NHK’s new documentary: “A Compassionate View: The decade since the Great East Japan Earthquake”, presents a poignant depiction of the way life has recovered in the 10 years since the massive earthquake and tsunami of March 11, 2011, or as it’s known in Japan, 3.11.
As part of the 10th-anniversary commemorations in 2021, NHK released a documentary that follows the famous actor Ken Watanabe, as he travels through the affected regions in Tohoku while reuniting with locals that he met in the immediate aftermath of the disaster. Watanabe has been extensively involved in the recovery efforts, in particular opening a café in the port town of Kesennuma, Miyagi Prefecture to support the local economy. Similar videos such as this one were made by him in 2011. and in 2016 on the 5 year anniversary of 3.11. This allows viewers to follow the progress of the locals’ lives, see how their children grow up, and watch the struggle and redevelopment of the townships that were reduced to rubble.
Whilst the events of 3.11 brought unimaginable horror and destruction to these peaceful coastal towns, which the documentary vividly shows through Watanabe’s 2011 interviews with survivors, it ultimately leaves a sense of hope and a vision that these places will not be defined by that fateful day. The affected region has not stagnated or died, but instead is resiliently rebounding which in the end makes the bonds, or kizuna, of the local townships even stronger.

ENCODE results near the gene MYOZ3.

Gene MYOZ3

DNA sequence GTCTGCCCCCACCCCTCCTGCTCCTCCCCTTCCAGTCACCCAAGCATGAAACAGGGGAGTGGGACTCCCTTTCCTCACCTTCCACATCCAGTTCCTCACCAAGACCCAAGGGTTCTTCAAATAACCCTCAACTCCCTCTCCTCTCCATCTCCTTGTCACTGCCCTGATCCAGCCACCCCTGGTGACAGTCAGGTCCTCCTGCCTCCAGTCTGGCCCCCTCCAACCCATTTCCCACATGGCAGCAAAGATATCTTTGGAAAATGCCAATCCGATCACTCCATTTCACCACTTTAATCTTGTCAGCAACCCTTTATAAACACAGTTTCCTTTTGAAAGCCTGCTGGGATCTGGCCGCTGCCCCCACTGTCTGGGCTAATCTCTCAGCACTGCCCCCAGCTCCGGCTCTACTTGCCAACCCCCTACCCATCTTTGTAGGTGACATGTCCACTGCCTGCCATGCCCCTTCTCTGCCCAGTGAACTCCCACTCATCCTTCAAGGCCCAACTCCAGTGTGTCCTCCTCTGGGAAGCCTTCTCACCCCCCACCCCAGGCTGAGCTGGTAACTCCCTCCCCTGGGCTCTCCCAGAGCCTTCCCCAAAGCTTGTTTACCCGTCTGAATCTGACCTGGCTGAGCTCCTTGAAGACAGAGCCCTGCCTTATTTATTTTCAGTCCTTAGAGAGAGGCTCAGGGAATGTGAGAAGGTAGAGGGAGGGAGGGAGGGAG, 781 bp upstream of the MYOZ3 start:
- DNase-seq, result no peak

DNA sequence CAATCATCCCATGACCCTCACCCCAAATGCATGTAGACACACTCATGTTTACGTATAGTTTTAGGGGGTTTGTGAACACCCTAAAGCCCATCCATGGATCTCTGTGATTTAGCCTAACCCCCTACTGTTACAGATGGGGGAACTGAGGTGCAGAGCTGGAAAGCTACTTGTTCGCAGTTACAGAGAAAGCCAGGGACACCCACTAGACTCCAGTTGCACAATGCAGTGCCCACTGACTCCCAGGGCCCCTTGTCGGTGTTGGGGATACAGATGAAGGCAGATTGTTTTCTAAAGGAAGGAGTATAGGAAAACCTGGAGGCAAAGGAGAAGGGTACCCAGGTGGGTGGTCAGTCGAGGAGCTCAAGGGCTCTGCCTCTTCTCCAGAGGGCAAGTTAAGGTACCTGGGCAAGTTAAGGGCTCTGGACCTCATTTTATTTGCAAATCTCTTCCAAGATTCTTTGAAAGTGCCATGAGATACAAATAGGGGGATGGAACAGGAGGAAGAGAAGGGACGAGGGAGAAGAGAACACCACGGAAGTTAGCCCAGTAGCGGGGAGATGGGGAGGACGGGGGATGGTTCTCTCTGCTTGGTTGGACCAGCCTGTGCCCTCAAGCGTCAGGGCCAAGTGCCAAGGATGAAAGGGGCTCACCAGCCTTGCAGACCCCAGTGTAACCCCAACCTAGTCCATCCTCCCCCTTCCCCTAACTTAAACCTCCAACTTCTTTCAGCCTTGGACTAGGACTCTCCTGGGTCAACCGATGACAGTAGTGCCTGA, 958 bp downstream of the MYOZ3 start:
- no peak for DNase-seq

The documentary begins with Watanabe in the town of Rikuzentakata, Iwate Prefecture, which was essentially leveled by the tsunami. In a flashback to his January 2012 visit, he recalls the sadness of the sounds of the heavy machinery digging through the heaving piles of rubble where homes once stood. Fast forward to 2021, and that same scene is now one of numerous modern storefronts, with newly planted trees. The only difference is the towering 12m tall tsunami wall built to protect against the next big event like 3.11. He reunites with a local family that he met at an evacuation shelter in the immediate aftermath of the disaster and that he last met in his 2016 documentary. We get to see just how much the children have grown and flourished, and how the family was able to make a good life for themselves and prosper by reopening their apple orchard. They tell Watanabe that they see a bright future for their kids.
Local businesses too have recovered and Watanabe notes the general feeling of optimism that has really started to take hold recently. Fishing has resumed, sake is being brewed again and people live lives that are as normal as those elsewhere in Japan. These achievements suggest that a lot of work and care has been put into reconstructing the town, with future foresight too. The efforts of the local people to work this hard and not abandon their destroyed community shows just how much the people of Rikuzentakata, and all over the affected region, take pride in their towns and refuse to be defined by the events of 3.11.